Inside Llewyn Davis (CBS Films, R)

Inside-Llewyn-Davis 75It has occupied a lot of my brain space in the weeks since I’ve seen it, and I’m anxious to watch it again and again and again and again.

Inside-Llewyn-Davis 500

It’s well known that studios like to release their prestige pictures at the end of the calendar year, so that they’re fresh in people’s heads when it comes time for critics to write their year-end top 10 lists and for the Academy to vote for Oscar nominees and eventual winners. My brain works kind of the opposite, though, in that I am most likely to champion movies at the end of the year that I’ve had the chance to sit on for a while, to talk about and think about and read about, and see how well they hold up — if I see what appears to be a great film at the end of the year, a lot of times I worry it won’t hold up well upon further viewings and often overcompensate by putting it lower on my list of best movies than it deserves to be.

The first time I saw the new Coen brothers movie, Inside Llewyn Davis, I knew coming out of it that liked it, but I wasn’t sure just how much. This was about a month ago. Now that I’ve had that time to think about it, I can tell you how much: a whole lot. It has occupied a lot of my brain space in the weeks since I’ve seen it, and I’m anxious to watch it again and again and again and again.

Usually Coen brothers movies include that trademark Coen wink, but Inside Llewyn Davis doesn’t really have that. It still feels like a Coens film, but there’s a thick strain of melancholy running through it that hasn’t been so defined in their past work. As you can gather from the title, the film concerns Llewyn Davis (Oscar Isaac, who you may remember as Ryan Gosling’s ex-con neighbor in Drive), a great but underappreciated folk singer in Greenwich Village in the pre-Dylan era of the early ‘60s. Davis had been part of a duo, but prior to the events of the film his partner killed himself, and one has to assume that the dead partner was the businessman of the pair, as Llewyn’s people skills are often pretty lacking. He spends most of his time playing unglamorous (to him, at least) gigs, fighting with agents, and trying to figure out where he’ll sleep that night. He spends the night on many different couches over the course of the film, usually belonging to fellow folkies of the era, including the couple Jim and Jean (Justin Timberlake and Carey Mulligan, the latter of which you may recall as Ryan Gosling’s ex-con neighbor’s wife in Drive) and the goofy-looking and singing Al Cody (Girls’ Adam Driver, who is a welcome presence in just about everything). Along the way he takes a road trip to Chicago with John Goodman, he gets in fights that are almost always of his making, and he generally just struggles with, well, everything.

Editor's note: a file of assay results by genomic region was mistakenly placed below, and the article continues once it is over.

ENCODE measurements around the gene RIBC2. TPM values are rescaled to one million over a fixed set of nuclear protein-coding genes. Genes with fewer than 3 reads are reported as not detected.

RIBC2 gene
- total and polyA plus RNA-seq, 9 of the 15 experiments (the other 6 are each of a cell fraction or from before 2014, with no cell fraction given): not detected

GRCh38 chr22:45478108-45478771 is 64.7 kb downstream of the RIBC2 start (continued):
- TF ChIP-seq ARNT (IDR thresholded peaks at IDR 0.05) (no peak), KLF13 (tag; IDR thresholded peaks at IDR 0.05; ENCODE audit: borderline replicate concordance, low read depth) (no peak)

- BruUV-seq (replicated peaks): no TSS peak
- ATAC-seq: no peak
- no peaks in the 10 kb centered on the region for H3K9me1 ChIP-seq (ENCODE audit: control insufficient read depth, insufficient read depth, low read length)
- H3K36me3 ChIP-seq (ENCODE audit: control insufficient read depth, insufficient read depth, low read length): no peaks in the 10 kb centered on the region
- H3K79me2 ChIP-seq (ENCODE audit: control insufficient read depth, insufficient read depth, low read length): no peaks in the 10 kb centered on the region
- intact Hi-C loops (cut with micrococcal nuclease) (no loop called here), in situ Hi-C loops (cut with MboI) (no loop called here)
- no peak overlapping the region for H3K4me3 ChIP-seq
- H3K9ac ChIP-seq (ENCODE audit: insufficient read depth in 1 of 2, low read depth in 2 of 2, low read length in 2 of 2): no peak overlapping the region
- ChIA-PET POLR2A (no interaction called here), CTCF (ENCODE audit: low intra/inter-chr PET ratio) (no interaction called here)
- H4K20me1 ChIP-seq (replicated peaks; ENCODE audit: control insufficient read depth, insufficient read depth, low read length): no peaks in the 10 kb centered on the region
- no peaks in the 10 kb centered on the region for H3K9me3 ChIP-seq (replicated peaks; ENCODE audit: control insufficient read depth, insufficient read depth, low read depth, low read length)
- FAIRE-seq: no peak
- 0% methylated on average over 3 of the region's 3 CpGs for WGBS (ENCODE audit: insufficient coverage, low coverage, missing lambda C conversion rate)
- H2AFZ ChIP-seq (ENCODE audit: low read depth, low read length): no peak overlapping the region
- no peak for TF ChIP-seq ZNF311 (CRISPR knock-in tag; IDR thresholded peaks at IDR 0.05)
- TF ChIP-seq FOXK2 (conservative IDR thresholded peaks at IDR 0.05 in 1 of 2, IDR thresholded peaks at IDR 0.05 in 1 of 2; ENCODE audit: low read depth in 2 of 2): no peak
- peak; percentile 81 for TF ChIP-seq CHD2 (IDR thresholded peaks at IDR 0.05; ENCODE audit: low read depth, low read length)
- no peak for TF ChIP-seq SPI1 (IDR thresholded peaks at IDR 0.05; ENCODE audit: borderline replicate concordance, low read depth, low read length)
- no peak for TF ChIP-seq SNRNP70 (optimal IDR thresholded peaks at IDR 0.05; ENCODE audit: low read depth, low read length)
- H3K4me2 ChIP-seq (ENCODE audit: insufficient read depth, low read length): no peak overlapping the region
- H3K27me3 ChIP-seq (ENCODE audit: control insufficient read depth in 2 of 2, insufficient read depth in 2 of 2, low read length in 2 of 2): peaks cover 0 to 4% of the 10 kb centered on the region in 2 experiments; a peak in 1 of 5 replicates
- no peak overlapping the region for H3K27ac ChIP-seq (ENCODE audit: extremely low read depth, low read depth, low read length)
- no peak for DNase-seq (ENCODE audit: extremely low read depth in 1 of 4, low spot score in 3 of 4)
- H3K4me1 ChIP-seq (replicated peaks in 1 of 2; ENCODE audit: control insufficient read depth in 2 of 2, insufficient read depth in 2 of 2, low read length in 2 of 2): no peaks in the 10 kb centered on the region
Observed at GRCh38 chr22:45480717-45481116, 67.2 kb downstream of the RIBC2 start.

Despite all this downward trajectory and aforementioned lack of Coen wink, there are laughs to be had in Inside Llewyn Davis, so it’s not like you’re in for a two-hour depressorama if you go see it. And, like the Coens’ previous O Brother, Where Art Thou?, Inside Llewyn Davis seems a likely candidate for people to go batshit over its soundtrack, which is deservingly good as to warrant it. Nearly all of the tracks are sung by the film’s leads, namely Isaac, Timberlake, Mulligan, Driver, or some combination thereof, and it stands well on its own — I’ve been listening to it in my car for weeks now.

And like the soundtrack, basically every detail of the movie is great. I’m admittedly a sucker for movies set in New York, and I love Jess Gonchor’s production design and Bruno Delbonnel’s cinematography — this is a great looking movie. Isaac should hopefully be getting a lot more plum roles after his work here, and while most of the rest of the cast is deservingly popular already, it’s always nice to see people I like, like Mulligan and Driver, get more exposure.

The Coen brothers have made 16 feature films, including Llewyn Davis, and I’m in the camp of people who contend that they have yet to make a bad one. Inside Llewyn Davis is one of their very best. | Pete Timmermann

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